Controlled burn in East Bay hills takes on greater importance amid pandemic

The Moraga-Orinda Fire District was deliberately burning thick brush and vegetation Tuesday, not far from Campolindo High School in Moraga, before an out-of-control wildfire gets the chance.

"A wildfire startingnow has the potential to spread rapidly," said Moraga-Orinda Fire Chief Dave Winnacker.

The recent heat waves have dried out the vegetation. That's a scary proposition with July 4th around the corner.

"The introduction of fireworks or any other source has the potential to start a significant wildfire this time of year," said Winnacker.

At this early point in the fire season in California, firefighters are nervous about the summer and fall.

State records show there have been more than 3,100 fires this year. That's almost twice the number as this time last year.  They've burned thousands more acres as well.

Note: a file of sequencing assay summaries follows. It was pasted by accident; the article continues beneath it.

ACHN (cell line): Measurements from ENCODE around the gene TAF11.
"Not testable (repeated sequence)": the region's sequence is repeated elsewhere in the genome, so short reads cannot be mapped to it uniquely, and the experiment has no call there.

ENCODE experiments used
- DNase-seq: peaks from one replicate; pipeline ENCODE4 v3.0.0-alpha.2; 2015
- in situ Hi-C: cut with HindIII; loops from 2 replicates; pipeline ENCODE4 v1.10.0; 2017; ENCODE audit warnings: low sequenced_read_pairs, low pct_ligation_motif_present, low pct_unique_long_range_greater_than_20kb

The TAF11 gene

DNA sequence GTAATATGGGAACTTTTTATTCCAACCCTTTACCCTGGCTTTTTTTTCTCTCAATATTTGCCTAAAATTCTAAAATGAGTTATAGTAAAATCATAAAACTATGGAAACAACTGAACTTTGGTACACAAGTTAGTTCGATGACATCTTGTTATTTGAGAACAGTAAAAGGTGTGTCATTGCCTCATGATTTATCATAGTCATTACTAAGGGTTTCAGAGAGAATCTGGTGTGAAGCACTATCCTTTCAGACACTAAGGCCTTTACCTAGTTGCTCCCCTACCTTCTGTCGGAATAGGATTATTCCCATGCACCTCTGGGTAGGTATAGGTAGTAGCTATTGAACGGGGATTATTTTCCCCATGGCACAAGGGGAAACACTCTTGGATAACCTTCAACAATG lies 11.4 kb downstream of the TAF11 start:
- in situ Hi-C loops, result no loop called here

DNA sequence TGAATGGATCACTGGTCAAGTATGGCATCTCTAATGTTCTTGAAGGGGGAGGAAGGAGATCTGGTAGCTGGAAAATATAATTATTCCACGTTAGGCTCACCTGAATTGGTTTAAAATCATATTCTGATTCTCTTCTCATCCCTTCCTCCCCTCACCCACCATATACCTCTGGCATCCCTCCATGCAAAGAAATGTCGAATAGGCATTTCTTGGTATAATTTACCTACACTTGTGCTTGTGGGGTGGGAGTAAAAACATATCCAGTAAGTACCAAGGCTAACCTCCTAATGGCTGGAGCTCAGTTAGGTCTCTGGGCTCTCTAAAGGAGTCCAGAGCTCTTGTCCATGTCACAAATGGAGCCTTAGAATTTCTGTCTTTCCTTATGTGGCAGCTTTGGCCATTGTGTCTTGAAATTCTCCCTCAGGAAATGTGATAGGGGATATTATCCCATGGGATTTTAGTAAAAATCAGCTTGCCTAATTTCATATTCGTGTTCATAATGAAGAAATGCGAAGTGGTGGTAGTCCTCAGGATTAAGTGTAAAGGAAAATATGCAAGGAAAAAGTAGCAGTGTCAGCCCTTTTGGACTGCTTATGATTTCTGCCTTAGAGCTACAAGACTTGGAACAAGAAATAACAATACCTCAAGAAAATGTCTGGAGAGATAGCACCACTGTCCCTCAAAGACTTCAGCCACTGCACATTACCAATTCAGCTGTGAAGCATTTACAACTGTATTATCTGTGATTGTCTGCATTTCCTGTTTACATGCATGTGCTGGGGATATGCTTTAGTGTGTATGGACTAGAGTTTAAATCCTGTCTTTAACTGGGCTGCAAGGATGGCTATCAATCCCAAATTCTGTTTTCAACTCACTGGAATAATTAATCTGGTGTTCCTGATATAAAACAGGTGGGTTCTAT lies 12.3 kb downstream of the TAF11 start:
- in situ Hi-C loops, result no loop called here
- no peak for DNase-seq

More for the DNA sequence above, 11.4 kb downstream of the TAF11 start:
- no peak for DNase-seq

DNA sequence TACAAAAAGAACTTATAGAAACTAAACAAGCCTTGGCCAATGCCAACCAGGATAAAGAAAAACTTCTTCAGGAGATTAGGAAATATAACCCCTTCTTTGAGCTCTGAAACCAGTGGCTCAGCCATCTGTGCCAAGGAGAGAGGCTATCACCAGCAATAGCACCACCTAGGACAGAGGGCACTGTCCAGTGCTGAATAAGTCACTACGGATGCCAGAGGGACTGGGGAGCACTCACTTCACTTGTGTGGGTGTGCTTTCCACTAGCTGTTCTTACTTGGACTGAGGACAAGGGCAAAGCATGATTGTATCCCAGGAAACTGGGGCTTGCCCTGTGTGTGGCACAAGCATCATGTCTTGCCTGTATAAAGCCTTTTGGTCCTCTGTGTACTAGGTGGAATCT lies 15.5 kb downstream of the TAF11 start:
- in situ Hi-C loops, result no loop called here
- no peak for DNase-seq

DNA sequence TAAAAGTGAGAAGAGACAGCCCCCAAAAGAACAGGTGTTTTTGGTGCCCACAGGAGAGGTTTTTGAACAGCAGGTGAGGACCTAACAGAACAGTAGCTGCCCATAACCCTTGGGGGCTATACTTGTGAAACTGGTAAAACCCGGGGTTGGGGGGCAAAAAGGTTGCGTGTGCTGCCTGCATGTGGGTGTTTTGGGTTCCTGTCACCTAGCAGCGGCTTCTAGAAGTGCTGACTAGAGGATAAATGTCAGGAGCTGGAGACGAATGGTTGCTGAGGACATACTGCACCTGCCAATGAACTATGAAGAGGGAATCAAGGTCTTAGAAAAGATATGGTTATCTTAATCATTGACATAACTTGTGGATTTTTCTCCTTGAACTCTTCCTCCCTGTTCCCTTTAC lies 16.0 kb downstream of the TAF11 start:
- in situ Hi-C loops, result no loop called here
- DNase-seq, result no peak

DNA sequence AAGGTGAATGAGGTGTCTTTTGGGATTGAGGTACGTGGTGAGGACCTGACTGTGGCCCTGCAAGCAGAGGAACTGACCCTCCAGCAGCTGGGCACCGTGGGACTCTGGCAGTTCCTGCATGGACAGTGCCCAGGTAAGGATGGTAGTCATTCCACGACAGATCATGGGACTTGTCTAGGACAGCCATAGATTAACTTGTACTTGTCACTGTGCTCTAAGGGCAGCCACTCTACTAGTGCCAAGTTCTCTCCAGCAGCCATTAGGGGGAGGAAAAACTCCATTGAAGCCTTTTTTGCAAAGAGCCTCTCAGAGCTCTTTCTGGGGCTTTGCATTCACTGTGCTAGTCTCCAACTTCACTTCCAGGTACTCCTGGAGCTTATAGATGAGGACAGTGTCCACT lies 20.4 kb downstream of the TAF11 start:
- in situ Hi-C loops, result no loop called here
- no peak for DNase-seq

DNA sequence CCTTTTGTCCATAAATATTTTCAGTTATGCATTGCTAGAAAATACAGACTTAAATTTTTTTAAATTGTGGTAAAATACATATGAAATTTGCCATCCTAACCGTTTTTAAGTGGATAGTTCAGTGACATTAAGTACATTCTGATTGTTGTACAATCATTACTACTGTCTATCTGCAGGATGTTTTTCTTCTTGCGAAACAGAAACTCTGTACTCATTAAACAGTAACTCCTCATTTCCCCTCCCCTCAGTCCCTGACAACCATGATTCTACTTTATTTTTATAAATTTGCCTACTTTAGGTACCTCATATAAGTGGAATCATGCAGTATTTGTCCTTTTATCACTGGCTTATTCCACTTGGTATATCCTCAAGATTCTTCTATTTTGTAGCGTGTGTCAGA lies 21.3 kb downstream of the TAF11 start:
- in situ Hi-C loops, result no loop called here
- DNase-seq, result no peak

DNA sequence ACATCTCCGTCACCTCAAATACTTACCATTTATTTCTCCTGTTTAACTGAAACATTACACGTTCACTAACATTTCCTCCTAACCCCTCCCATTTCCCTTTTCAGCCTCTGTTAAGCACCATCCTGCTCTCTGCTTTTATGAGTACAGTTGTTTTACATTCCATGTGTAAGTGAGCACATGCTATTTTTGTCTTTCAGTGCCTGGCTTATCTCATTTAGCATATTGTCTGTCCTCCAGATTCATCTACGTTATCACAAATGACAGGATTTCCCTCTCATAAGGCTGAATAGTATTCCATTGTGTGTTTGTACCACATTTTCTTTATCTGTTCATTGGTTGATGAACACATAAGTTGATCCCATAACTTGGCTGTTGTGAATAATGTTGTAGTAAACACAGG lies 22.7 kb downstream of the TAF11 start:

"We've seen an increase in the number of early fires then we've had on average in the past,"  said Cal Fire Deputy Chief Jonathan Cox.

Besides high winds and low humidity Cal Fire has another enemy to fight this year, the coronavirus.

The days of having thousands of firefighters at a base camp are not possible now.

"There is nothing that is going to be easy about this fire season and covid," said Cox. "The fact that we're going to have to keep people socially distant with masks and hand sanitizer as soon as they come into base camp. These are considerations we are putting together on a statewide level."

Evacuation centers for the displaced also will likely be smaller, but with more of them.

Cal Fire says people in fire prone areas should make plans now on where they can go in an emergency.

In the East Bay Hills the Moraga-Orinda fire chief would like to see cattle grazing in the area to help control vegetation.

He hopes the now completed North Orinda Shaded Fuel Break will help firefighters make a stand if a blaze breaks out. Last year they cut a 19-mile path from Lafayette to Tilden Park in Berkeley.

Firefighters are also imploring homeowners to get rid of the dried vegetation on their property, and make a defensible space. That could be what helps save their homes, if a wildfire is bearing down on their neighborhood.